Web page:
·         Assist the client with limited mobility to obtain evaluation for a physical therapist and to obtain assistive devices as indicated (Maloney, Cafiero, 1999); assist the client to select shoes with a nonskid sole to maximize traction when arising from a chair and transferring to the toilet.
·         Assist the person to alter their wardrobe to maximize toileting access. Select loose-fitting clothing with stretch waist bands rather than buttoned or zippered waist; minimize buttons, snaps, and multilayered clothing; and substitute Velcro or other easily loosened systems for buttons, hooks, and zippers in existing clothing.
·         Begin a prompted voiding program or patterned urge response toileting program for the elderly client with functional incontinence and dementia in the home or long-term care facility:
o    Determine the frequency of current urination using an alarm system or check and change device
o    Record urinary elimination and incontinent patterns on a bladder log to use as a baseline for assessment and evaluation of treatment efficacy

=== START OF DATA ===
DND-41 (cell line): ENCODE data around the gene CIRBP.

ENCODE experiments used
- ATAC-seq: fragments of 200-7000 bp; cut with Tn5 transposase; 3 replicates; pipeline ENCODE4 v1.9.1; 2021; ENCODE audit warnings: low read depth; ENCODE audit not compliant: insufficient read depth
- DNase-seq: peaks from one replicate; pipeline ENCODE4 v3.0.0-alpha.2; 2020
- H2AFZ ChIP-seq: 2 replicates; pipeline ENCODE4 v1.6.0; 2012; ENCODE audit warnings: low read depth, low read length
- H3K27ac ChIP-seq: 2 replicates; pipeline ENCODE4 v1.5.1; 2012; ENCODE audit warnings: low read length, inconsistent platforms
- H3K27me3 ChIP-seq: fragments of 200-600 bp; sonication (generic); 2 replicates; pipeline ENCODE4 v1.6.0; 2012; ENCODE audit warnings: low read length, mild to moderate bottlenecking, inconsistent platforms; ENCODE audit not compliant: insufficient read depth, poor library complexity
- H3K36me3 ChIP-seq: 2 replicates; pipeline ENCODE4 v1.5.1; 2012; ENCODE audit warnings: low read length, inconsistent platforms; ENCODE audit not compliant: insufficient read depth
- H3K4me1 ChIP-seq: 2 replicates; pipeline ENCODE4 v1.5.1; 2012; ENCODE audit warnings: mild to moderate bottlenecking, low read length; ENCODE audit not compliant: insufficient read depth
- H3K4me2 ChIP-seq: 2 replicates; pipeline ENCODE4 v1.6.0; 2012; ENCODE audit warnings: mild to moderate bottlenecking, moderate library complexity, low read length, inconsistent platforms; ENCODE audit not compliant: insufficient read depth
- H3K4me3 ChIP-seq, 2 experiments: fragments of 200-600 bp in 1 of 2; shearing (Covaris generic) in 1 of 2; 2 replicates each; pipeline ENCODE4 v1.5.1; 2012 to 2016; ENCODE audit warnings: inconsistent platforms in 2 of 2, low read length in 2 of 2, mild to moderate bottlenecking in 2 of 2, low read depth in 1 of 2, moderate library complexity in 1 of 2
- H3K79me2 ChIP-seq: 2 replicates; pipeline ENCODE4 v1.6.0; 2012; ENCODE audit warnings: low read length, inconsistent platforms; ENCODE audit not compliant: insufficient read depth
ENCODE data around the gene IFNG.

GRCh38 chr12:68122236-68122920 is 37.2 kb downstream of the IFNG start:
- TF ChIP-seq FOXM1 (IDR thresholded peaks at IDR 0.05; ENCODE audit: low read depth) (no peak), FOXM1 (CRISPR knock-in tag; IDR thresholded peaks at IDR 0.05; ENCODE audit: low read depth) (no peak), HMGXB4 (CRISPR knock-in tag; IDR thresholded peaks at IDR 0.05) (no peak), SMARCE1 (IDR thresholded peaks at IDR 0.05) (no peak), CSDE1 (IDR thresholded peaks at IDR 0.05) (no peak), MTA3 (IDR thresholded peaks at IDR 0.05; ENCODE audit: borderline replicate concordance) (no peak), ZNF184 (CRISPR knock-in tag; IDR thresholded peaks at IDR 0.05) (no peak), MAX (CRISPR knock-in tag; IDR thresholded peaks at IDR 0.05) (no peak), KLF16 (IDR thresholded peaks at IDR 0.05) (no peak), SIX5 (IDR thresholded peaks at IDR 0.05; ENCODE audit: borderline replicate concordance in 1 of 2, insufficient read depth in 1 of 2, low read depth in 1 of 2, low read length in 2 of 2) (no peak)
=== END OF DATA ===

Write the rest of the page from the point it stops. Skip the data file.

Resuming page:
o    Begin a prompted toileting program based on the results of this program; toileting frequency may vary from every 1.5 to 2 hours, to every 4 hours
o    Praise the client when toileting occurs with prompting
o    Refrain from any socialization when incontinent episodes occur; change the client and make her or him comfortable Prompted voiding or patterned urge response toileting have been shown to markedly reduce or eliminate functional incontinence in selected clients in the long-term care facility and in the community setting (Colling et al, 1992; Eustice, Roe, Patterson, 2000).
·         Institute aggressive continence management programs for the community-dwelling client in consultation with the patient and family. Uncontrolled incontinence can lead to institutionalization in an elderly person who prefers to remain in a home care setting (O'Donnell et al, 1992).